You may gravitate toward whole-grain pasta, which seems more nutritious than white, but most white pasta is made with enriched flour, adding an array of nutrients. A cup of enriched, white spaghetti has less fiber than its whole-wheat counterpart. The two contain about the same amount of protein, and they differ in vitamin and mineral content. Read labels to determine which type of pasta is better for you.
A cup of cooked white spaghetti has 221 calories and 1.3 grams of fat, while the same amount of whole-wheat spaghetti has 174 calories and .76 gram of fat. Because you may consume as much 2 cups in a serving, this could equate to a difference of 100 calories and 1 gram of fat, making whole-wheat pasta a wiser choice for people counting calories and trying to lose or maintain their current weight.
A cup of cooked white spaghetti provides 2.3 grams of dietary fiber, while a cup of whole-wheat spaghetti gives you more than twice that, with 6.3 grams. Fiber decreases the amount of cholesterol your body absorbs, lowering your risk of cardiovascular conditions associated with artery plaque, according to the National Heart, Lung, and Blood Institute. The Institute of Medicine recommends that women get at least 25 grams of fiber a day, so whole-wheat pasta brings you closer to meeting that goal.
Enriched, cooked white spaghetti has more iron and phosphorus than whole wheat, with 1.79 milligrams of iron and 81 milligrams of phosphorus per cup, compared with wheat's 1.48 and 12 milligrams, and each provides 62 milligrams of potassium. Cooked whole-wheat spaghetti has twice as much calcium, magnesium and zinc, with 21, 42 and 1.13 milligrams, respectively, giving you a little more than 10 percent of your daily requirement for magnesium and zinc and smaller amounts of the other minerals.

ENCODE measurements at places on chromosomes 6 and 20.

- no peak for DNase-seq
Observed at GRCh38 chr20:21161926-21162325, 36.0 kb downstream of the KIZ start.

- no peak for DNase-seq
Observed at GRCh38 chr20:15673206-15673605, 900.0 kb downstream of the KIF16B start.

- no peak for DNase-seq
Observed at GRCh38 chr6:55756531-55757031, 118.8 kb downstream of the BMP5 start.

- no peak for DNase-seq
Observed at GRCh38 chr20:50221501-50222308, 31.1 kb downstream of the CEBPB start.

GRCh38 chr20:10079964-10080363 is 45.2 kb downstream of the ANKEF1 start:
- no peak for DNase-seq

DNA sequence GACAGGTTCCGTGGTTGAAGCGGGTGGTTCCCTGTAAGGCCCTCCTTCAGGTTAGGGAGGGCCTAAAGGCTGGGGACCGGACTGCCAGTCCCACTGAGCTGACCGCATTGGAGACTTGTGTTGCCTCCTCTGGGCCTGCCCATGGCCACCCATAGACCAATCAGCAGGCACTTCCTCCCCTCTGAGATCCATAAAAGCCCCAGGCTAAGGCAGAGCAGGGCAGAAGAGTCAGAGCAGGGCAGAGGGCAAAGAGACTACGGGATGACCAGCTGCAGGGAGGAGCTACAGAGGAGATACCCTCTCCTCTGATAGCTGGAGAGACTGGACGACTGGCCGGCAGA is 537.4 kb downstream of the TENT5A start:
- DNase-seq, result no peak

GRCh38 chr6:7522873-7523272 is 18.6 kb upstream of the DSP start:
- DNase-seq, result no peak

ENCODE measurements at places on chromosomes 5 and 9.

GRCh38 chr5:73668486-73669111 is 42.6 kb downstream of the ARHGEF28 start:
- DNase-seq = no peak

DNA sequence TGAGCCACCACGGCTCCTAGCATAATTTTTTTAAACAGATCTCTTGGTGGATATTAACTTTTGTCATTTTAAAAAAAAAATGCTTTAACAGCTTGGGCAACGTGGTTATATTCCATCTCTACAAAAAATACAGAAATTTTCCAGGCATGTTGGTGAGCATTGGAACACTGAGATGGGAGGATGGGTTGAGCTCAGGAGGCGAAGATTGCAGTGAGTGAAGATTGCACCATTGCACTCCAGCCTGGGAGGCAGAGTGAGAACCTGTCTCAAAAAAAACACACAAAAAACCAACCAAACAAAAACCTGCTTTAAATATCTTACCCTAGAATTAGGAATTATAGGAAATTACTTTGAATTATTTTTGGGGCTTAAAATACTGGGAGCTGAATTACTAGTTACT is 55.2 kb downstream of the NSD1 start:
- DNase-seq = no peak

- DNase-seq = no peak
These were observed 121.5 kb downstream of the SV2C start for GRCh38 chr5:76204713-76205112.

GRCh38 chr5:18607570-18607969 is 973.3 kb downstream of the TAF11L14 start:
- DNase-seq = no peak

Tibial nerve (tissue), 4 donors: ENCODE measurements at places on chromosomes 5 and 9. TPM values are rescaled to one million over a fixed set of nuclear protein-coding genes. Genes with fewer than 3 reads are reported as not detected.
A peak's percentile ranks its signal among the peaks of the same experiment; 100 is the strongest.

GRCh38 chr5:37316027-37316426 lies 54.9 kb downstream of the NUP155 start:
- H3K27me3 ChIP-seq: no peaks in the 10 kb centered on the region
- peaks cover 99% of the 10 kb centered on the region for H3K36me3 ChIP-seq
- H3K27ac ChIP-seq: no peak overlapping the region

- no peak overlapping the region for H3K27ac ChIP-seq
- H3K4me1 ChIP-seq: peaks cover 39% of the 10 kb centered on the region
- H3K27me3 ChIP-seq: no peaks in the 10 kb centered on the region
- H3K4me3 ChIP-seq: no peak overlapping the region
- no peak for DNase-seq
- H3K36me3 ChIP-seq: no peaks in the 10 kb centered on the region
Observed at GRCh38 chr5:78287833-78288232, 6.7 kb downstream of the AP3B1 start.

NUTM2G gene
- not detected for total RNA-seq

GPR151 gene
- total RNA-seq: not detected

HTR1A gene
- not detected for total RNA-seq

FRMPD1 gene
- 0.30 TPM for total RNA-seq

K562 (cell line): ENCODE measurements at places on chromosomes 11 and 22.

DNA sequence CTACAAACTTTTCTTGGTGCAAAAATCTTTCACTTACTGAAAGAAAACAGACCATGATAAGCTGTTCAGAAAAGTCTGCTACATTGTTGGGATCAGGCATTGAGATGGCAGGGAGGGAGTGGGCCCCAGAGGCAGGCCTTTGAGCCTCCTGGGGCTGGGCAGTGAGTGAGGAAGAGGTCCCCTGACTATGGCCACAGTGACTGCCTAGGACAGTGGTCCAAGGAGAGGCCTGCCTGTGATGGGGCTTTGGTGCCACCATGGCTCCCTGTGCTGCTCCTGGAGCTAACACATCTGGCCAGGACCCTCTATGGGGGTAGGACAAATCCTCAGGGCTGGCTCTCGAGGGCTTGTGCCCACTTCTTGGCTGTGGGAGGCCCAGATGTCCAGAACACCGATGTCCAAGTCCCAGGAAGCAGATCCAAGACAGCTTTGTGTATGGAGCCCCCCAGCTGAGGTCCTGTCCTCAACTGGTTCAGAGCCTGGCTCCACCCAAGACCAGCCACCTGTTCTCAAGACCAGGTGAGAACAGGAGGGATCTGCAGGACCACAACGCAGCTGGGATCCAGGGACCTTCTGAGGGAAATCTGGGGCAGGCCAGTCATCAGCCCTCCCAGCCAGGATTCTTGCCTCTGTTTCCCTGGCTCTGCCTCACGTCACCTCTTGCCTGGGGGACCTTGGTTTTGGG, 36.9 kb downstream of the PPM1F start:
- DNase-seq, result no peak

Because of enrichment, white pasta is generally more vitamin-rich than whole wheat, particularly in B vitamins. Each cooked cup has twice as much thiamine and niacin and three times the riboflavin of whole-wheat pasta, but wheat gives you twice the amount of vitamin B-6. Cooked, enriched white pasta has a large amount of folate, a vitamin that helps protect against neural tube defects in unborn babies. A cup provides 167 of the 320 micrograms you need each day, while a cup of cooked whole-wheat spaghetti has 7 micrograms. Unenriched white spaghetti has 10 micrograms of folate per cup.
- U.S. Department of Agriculture -- Nutrient Database: Spaghetti, White, Enriched
- U.S. Department of Agriculture -- Nutrient Database: Spaghetti, Whole Wheat
- National Heart Lung and Blood Institute: Your Guide to Lowering Cholesterol with Therapeutic Lifestyle Changes
- U.S. Department of Agriculture -- Nutrient Database: Spaghetti, White, Unenriched
Maia Appleby is a NASM-certified personal trainer with more than 15 years of experience in the fitness industry. Her articles have been published in a wide variety of print magazines and online publications, including the Gale Encyclopedia of Nursing and Allied Health, New Moon Network and Bodybuilding.com.